USB 3.0, the most recent version of the USB data/power specification, currently offers much faster transfer speeds than USB 2.0. Compatible devices get speeds up to 5Gbps, and soon may see power transfer rates of up to 100 watts.
The USB 3.0 spec is still evolving, and recently the group of companies responsible for it announced new details about USB charging with this generation port and cables. USB 2.0 delivers 2.5 Watts of power to devices, which is enough to charge smartphones and other small electronics. Current USB 3.0 cables up the juice to 4.5 Watts.
The newly announced standard will offer six profiles and deliver different amounts of power depending on a device’s needs via new, intelligent cables that will need “USB Power Delivery” certification. Profiles range from as low as 5V/2A all the way up to 100 Watt power at 12V or 20V and 5A — enough to power a laptop.
This could mean the end of proprietary A/C adapters and having to shell out ridiculous money for replacement power cords if yours is lost or damaged. It also means less cords to carry around, especially on long trips. If you can use the same cord to charge both laptop, smartphone, tablet and eReader, why bring four of them? (I usually travel with one USB cord to every two devices that need it.)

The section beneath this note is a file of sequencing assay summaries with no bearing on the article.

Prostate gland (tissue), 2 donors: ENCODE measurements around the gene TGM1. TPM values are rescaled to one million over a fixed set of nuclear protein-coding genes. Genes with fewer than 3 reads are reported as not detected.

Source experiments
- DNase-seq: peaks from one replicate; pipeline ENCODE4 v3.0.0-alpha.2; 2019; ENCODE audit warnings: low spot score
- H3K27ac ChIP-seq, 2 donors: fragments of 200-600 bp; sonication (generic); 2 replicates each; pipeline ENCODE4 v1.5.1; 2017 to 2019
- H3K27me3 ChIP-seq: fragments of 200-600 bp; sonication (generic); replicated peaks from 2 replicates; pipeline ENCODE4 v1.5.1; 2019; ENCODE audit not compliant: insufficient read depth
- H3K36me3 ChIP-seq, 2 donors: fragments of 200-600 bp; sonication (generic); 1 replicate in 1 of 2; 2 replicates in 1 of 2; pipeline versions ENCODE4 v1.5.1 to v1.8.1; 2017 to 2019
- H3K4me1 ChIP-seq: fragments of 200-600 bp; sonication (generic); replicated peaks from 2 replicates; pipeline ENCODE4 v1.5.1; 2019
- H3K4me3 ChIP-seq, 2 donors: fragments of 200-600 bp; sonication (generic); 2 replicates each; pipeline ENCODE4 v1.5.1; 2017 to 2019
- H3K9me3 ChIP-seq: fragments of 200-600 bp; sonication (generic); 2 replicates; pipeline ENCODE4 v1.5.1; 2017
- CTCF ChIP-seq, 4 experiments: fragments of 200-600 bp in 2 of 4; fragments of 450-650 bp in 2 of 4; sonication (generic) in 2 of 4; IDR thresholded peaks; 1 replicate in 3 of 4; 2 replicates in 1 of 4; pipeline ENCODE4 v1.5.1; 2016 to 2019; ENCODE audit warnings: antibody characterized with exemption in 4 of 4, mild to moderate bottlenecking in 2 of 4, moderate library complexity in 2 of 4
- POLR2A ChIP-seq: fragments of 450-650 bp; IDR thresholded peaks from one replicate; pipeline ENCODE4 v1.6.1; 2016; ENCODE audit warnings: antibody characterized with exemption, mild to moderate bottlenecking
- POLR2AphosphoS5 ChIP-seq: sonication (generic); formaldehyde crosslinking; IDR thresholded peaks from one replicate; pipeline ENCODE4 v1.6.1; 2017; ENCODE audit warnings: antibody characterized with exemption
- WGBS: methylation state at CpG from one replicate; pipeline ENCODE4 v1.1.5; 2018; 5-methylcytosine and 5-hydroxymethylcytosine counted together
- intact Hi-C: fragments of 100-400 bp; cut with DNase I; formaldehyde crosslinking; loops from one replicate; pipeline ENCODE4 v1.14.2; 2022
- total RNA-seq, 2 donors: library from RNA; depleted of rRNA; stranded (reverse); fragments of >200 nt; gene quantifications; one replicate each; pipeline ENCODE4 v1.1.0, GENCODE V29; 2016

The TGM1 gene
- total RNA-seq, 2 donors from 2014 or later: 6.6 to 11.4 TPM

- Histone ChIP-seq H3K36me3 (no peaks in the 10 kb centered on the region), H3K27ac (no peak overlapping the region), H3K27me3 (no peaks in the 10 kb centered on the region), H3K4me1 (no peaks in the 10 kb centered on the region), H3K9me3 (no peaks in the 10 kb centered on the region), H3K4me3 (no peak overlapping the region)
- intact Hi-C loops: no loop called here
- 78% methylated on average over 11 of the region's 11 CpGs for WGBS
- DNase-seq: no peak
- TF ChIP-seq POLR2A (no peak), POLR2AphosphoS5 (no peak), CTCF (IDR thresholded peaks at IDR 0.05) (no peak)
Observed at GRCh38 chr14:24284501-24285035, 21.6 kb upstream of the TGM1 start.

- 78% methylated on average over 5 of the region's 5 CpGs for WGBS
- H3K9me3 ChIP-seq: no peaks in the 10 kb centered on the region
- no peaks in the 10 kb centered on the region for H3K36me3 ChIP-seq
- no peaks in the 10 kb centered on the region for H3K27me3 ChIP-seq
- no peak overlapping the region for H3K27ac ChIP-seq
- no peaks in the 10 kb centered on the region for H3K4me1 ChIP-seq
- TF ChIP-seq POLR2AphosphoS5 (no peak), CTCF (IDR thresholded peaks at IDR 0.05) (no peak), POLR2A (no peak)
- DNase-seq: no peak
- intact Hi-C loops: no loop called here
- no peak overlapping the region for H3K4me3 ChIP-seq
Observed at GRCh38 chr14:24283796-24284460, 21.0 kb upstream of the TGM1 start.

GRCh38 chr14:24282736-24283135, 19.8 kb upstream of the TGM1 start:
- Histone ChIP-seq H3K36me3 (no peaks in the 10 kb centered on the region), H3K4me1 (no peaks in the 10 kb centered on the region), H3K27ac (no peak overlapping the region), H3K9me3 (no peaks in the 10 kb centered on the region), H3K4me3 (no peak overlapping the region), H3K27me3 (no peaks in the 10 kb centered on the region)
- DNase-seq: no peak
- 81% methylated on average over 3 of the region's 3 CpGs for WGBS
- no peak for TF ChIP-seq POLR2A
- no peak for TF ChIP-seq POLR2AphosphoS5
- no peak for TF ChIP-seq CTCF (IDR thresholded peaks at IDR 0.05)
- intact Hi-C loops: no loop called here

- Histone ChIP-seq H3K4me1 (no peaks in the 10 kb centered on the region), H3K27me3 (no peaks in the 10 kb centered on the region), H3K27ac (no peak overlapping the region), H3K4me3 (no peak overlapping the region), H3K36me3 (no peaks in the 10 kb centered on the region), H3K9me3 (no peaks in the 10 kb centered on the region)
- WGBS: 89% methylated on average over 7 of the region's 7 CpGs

This new USB 3.0 spec is available to manufacturers for implementation right now, but it will likely be several quarters before we see a USB-powered laptop. Considering how long it’s taken USB 3.0 to finally become a feature we can expect to see even on low-end laptops (the technology was introduced back in 2008), wide adoption could take a while.
via TechWeek Europe